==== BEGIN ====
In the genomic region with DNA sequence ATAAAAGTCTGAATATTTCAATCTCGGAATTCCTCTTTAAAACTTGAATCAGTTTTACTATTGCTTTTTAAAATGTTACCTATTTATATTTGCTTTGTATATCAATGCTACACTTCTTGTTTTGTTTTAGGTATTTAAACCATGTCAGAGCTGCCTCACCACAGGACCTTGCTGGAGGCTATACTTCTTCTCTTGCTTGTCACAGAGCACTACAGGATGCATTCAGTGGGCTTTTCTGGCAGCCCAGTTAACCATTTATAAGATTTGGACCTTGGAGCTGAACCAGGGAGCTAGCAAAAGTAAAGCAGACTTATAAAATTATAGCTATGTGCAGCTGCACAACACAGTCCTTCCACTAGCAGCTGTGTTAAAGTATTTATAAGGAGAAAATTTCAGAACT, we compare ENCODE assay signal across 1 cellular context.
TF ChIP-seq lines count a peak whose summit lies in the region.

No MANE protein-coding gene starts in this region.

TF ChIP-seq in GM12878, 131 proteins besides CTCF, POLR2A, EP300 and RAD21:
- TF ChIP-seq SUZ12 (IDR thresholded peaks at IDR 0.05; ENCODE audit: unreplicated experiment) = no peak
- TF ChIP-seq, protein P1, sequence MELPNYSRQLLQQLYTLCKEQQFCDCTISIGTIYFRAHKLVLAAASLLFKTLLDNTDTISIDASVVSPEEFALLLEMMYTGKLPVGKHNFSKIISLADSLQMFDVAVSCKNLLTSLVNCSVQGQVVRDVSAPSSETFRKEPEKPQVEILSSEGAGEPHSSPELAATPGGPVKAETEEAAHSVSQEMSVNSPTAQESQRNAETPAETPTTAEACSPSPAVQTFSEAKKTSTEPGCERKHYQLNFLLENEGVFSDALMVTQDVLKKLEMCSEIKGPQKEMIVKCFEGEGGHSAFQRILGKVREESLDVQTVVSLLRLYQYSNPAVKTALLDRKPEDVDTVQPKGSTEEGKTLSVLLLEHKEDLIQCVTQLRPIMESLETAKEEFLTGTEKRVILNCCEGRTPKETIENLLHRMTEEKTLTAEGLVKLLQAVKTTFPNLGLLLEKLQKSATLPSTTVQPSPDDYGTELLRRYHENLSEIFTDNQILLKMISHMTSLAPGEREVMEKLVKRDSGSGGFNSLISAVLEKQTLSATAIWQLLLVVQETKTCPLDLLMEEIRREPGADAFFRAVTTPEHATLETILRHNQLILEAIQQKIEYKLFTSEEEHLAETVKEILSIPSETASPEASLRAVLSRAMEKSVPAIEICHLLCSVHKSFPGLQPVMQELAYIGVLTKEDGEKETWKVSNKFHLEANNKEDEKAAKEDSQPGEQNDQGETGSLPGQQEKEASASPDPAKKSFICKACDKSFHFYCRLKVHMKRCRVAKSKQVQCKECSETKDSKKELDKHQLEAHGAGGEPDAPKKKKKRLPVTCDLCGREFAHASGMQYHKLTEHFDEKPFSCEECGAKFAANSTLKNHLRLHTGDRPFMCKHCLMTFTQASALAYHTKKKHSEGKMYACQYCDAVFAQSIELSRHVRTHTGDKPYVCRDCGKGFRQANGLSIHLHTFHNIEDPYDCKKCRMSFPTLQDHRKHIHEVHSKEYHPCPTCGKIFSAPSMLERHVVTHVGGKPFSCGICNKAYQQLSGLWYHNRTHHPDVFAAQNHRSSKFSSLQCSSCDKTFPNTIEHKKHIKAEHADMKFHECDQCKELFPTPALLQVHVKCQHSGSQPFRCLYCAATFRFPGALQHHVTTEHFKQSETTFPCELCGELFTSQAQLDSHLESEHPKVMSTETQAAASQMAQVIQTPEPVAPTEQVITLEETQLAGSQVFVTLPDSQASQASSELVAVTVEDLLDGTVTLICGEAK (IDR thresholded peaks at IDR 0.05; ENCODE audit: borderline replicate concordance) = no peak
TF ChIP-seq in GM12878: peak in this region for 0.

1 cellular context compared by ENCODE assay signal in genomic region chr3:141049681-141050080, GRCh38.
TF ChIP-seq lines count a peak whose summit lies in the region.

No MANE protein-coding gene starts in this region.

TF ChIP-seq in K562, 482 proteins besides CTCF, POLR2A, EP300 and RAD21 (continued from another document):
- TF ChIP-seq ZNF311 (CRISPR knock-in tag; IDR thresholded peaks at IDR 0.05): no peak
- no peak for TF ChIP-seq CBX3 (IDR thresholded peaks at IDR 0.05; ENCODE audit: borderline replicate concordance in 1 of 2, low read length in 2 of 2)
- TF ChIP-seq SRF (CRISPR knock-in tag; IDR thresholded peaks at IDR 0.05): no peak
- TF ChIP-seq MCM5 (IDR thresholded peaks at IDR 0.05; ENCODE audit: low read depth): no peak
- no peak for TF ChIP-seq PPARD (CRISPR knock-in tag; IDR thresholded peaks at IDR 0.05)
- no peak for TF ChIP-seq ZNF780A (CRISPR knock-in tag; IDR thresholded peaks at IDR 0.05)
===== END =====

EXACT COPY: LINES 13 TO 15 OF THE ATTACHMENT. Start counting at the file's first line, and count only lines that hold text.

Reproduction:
- no peak for TF ChIP-seq CBX3 (IDR thresholded peaks at IDR 0.05; ENCODE audit: borderline replicate concordance in 1 of 2, low read length in 2 of 2)
- TF ChIP-seq SRF (CRISPR knock-in tag; IDR thresholded peaks at IDR 0.05): no peak
- TF ChIP-seq MCM5 (IDR thresholded peaks at IDR 0.05; ENCODE audit: low read depth): no peak